Wed Oct 3rd, 2018
|09:52 pm - Envy|
Hope this twitter thread will export. It's about Chinese usage of poetic references and/or mmh 'four character phrases' that draw on a common cultural background to convey much in little. The effect of "boom, here have lots and lots of associations over all the times you've seen this cascade into your head".
Shakespeare and the King James bible might have worked similarly for, err well, people a hundred years ago, but I get the feeling the effect for the Chinese goes deeper than any 'screw your courage to the sticking place' or widow's mite does for us. If only because 21st century Chinese clearly still say 梨花带雨 and no one mentions widows' mites, or would be understood if they did. No, we are not talking about tiny relatives of the tick.
H/t to incandescens for leading me here.
Tell My Horse
Finn Family Moomintroll
-- because I never have
Rainy Willow 16
-- slowly, to make it last
Jane Haddam, Festival of Deaths
-- retired FBI agent solves mysteries. This is the Hanukkah one, supposedly containing many cultural shout outs that I doubt this cradle Catholic will get.
I wondered if you'd see that one: it reminded me of some things you'd said before.
Based mostly on things Mimi has said to me, probably.
|Date:||October 4th, 2018 08:00 pm (UTC)|| |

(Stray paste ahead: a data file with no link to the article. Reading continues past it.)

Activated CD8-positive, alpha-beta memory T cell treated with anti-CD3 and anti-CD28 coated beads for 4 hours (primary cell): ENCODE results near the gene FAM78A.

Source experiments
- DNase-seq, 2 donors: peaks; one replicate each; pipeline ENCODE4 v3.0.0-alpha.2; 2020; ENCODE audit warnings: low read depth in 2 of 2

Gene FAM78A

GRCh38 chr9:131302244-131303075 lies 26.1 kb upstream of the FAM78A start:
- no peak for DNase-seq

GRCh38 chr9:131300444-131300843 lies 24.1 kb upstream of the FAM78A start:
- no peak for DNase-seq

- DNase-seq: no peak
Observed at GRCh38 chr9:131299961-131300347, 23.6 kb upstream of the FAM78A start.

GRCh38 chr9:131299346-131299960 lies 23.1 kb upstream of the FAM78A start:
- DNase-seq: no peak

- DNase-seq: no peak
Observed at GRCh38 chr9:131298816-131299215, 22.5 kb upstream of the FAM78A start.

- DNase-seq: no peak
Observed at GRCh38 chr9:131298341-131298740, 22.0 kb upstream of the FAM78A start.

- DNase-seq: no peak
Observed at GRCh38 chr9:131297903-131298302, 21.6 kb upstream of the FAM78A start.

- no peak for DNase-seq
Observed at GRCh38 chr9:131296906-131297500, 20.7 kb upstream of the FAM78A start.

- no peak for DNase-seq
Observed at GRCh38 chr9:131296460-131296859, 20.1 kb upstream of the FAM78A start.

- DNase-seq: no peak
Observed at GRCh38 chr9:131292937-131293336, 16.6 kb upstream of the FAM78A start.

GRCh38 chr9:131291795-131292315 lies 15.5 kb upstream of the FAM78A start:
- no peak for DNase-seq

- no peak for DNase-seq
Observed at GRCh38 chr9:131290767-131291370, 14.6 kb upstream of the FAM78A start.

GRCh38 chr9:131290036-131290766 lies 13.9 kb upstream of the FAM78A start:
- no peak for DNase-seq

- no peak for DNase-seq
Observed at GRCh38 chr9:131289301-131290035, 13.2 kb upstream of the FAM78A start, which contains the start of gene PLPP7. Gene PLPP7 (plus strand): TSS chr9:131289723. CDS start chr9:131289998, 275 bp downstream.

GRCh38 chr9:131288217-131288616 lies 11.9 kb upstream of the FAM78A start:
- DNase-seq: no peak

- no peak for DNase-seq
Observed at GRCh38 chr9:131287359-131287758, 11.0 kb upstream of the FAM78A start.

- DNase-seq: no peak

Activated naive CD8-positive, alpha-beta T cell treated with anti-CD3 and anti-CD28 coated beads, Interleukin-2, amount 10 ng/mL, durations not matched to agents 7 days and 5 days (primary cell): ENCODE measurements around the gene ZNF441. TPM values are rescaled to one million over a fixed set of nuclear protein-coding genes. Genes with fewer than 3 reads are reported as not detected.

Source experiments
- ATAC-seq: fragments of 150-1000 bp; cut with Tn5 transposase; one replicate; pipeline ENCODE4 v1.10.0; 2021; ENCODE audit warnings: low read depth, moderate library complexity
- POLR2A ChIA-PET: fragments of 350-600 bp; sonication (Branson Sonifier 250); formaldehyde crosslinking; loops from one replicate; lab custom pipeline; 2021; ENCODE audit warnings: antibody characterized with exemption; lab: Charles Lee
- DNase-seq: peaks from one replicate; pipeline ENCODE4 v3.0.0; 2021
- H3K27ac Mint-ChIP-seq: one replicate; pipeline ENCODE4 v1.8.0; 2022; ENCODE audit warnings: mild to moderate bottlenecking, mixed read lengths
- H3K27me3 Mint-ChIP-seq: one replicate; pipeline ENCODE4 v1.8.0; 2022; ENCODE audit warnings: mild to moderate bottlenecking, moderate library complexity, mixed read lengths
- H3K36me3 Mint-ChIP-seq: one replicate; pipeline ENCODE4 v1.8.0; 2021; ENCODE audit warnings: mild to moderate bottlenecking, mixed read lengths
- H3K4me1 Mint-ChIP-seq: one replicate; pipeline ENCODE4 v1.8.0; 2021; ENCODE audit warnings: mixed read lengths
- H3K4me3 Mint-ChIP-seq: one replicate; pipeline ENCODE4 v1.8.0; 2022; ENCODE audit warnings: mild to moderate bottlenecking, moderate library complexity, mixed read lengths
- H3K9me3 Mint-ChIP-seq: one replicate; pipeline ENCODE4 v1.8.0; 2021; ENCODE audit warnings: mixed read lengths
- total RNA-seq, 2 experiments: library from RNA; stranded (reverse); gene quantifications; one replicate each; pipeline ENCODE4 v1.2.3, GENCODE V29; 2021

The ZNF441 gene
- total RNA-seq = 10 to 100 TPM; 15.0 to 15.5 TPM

You can get dictionaries of idioms, they are a ton of fun to read. It doesn't really replace the literary knowledge, but it helps. It's why I don't really want to read translations, it doesn't give me all the idioms I really need to know. And idioms were an old way of teaching reading, an entire reading primer built of idioms. I do think a lot of this is going to start to fade away in the modern world, though.
I can see, if these idioms are so commonly used, that they'd be useless in translation. You'd get the sense but not the wrappings. I have a couple of books of idioms related to various categories- flowers, nature, animals- and yeah, looks like it's an idiolect on its own.
|Date:||October 5th, 2018 05:29 am (UTC)|| |
Yeah, and the flip side is read it to learn the idioms, which translations also don't help with. My favorite are the history/culture ones like 'Meng's mom cut threads'.